After our colourful taxi journey into southern Mumbai I could not wait to jump right into the action and explore the city, since we only had one night we choose to stay in The Regency Hotel located in the Fort area which had close proximity to many of Mumbai’s main tourist spots.
On arrival the staff could not have been more accommodation, providing us with a welcome drink and snacks whilst checking in, then carrying our bags up to the room. We were upgraded to the new annex and had a large room off the main road which though did not have much of a view was the perfect place for a decent nights sleep.
Not having enough time to work out our own route we grabbed the trusty Lonely Planet and started out by following their suggested architectural walk. The jaunt took around 1.5 hours and allowed us to take in some of the city’s most impressive colonial era and art deco buildings, including Chhatrapati Shivaji Maharaj Vastu Sangrahalaya, The High Court, Gateway of India, and Marine Drive.
Half way through and we needed a break from the sorching heat; we took a break to cool down in Food for Friends, a cute little café serving up salads, cakes, and coffees tucked in the back of a fully air conditioned book shop.
Sweat dried we took on the rest of the tour and headed for the Gateway of India, a monument built to commemorate the visit of British Monarch, King George V and Queen Mary in 1911, which now stands as a grand reminder of the British Empire and is one of Mumbai’s top tourist attractions.
The streets became increasingly busy, but bustling along at the same pace as locals it was not overwhelming. Walking past art galleries, small shack-like markets and archways, we made our way down to the attraction. At the entrance Pablo and I had to separate for security checks; these were put in place as a result of this stunning site being attacked by terrorists twice in 2003 and also being the disembarkation point for the gunman who attacked the near by Taj Mahal Hotel in 2008.
Once searched, Pablo and I met up in a cluster of colourfully dressed people taking pictures. Taking in the grandeur of the gateway, stunning architecture of the Taj Mahal Hotel and watching people hop on and off the colourful boats, I began to notice that we had become an attraction ourself.
People began by staring and then sneakily taking pictures but when they saw us smiling at their paparazzi style photos a group of teenagers mustered up the courage to ask if they could be photographed with us. This continued throughout our trip to Mumbai and, though strange to begin with, it was a fun experience and a nice way to get chatting to the inquisitive locals.
5 minutes of feeling like a Kardashian over we continued our stroll towards Marine Drive where we stumbled across Oval Maidan, a park where locals played cricket or relaxed in the shade of the palm trees. By this point India’s extreme heat was getting to me and I could not fathom how people were playing sport without dropping down dead!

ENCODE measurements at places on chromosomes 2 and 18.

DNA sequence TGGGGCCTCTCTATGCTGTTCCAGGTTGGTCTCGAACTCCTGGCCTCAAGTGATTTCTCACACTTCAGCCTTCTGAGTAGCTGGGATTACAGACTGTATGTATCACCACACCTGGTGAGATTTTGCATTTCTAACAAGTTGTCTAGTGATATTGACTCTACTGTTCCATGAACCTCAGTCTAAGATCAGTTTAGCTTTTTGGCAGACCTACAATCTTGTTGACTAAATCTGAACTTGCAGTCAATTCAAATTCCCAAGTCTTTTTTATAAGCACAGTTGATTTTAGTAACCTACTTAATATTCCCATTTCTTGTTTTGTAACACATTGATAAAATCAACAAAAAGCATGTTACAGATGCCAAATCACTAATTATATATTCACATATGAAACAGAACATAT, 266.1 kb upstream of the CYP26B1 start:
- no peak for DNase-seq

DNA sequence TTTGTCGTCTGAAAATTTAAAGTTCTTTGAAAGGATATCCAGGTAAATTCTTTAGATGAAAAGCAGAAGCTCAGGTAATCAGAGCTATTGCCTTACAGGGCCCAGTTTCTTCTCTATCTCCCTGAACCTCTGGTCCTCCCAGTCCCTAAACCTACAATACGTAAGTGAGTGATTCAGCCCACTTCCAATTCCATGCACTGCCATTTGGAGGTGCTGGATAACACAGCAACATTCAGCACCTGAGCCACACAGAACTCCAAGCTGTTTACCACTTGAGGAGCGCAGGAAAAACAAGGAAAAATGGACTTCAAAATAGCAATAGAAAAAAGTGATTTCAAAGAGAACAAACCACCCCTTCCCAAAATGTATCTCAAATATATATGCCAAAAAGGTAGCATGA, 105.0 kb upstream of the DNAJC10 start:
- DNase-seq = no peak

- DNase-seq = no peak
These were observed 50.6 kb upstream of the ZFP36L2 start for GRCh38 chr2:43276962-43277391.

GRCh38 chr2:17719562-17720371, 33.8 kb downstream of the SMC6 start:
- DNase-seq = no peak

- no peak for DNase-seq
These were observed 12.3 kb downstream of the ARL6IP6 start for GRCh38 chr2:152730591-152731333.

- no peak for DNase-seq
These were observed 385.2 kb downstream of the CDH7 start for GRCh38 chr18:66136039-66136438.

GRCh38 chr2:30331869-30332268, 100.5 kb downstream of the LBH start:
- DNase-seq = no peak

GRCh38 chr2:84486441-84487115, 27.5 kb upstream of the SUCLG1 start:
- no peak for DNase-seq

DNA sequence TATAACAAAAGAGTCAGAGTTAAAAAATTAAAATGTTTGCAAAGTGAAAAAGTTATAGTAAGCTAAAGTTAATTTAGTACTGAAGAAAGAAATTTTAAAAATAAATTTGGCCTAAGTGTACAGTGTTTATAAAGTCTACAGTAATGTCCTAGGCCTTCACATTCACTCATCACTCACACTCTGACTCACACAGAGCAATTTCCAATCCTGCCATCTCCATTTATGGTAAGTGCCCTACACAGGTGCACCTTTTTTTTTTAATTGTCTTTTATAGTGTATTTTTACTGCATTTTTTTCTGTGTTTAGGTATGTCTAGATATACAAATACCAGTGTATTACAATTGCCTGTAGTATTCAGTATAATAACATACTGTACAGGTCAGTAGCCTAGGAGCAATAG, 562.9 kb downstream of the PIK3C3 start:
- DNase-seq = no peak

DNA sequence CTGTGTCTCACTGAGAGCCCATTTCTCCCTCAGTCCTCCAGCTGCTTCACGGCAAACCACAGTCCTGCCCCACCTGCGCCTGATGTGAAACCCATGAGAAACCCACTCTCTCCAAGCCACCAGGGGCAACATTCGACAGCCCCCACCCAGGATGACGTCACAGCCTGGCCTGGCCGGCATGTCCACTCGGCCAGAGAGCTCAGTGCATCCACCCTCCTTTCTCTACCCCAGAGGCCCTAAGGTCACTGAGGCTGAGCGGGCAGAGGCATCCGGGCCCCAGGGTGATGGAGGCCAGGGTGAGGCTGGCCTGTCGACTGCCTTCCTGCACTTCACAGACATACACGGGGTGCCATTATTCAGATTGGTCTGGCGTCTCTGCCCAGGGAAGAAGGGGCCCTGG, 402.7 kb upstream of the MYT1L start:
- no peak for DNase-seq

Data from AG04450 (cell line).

Ready to melt into a puddle of sweat we reached Marine Drive which gave stunning city views and a much needed breeze. As the sun began to set the crowds descended on the area, all looking to get that last glimpse of the haze covered sunshine.
Now a manageable 28 degrees we found the energy to explore some more of the city’s busy streets and markets before heading to Café Mondegar for dinner.
Positioned on a street corner I was automatically drawn in by the quirky illustrations, which continued inside the cool café and even made their way onto the plates and napkin holders.
The place was absolutely rammed with people but this didn’t prevent our waiter being super speedy and chatting through the menu with us. We went traditional ordering a couple of curries, naan, jeera rice and, just in case we couldn’t handle the spice, a side of riata. Sampling real Indian food, and sipping on the first of many Kingfisher beers whilst classic rock tunes blared out from the vintage juke box, I could not have been in a happier place.
Working off some of the delicious feast we walked back down close by to Gateway of India before making heading back towards our hotel. The final stop on the way home was Chhatrapati Shivaji Terminus, one of the business station’s in India and a UNESCO World Heritage Site.
Traffic swirled around the stunning, illuminated structure and stood out like a grand beacon compared to the surrounding buildings.
Getting back to The Regency I felt satisfied that we had packed in as much of Mumbai as possible without rushing it.
Starting a trip in a city can often be an intimidating prospect, but after jumping in at the deep end in Mumbai I could not wait to see what else India had to offer.
If you had one night in a city how would you spend it?